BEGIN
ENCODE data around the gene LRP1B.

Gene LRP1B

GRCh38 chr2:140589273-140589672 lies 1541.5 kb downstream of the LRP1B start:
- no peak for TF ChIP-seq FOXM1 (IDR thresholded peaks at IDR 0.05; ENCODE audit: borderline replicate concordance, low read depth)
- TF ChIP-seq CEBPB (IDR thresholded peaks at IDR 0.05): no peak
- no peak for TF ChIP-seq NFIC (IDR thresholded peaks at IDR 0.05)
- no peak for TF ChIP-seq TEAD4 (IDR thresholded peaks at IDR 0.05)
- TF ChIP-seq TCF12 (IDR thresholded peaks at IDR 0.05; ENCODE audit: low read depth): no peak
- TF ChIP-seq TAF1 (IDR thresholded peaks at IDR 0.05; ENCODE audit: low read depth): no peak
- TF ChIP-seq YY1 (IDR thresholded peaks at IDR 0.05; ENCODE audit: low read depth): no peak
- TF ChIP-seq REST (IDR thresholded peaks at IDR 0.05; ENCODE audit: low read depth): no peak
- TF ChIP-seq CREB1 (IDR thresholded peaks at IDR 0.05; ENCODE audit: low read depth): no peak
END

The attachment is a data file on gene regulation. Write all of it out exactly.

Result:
ENCODE data around the gene LRP1B.

Gene LRP1B

GRCh38 chr2:140589273-140589672 lies 1541.5 kb downstream of the LRP1B start:
- no peak for TF ChIP-seq FOXM1 (IDR thresholded peaks at IDR 0.05; ENCODE audit: borderline replicate concordance, low read depth)
- TF ChIP-seq CEBPB (IDR thresholded peaks at IDR 0.05): no peak
- no peak for TF ChIP-seq NFIC (IDR thresholded peaks at IDR 0.05)
- no peak for TF ChIP-seq TEAD4 (IDR thresholded peaks at IDR 0.05)
- TF ChIP-seq TCF12 (IDR thresholded peaks at IDR 0.05; ENCODE audit: low read depth): no peak
- TF ChIP-seq TAF1 (IDR thresholded peaks at IDR 0.05; ENCODE audit: low read depth): no peak
- TF ChIP-seq YY1 (IDR thresholded peaks at IDR 0.05; ENCODE audit: low read depth): no peak
- TF ChIP-seq REST (IDR thresholded peaks at IDR 0.05; ENCODE audit: low read depth): no peak
- TF ChIP-seq CREB1 (IDR thresholded peaks at IDR 0.05; ENCODE audit: low read depth): no peak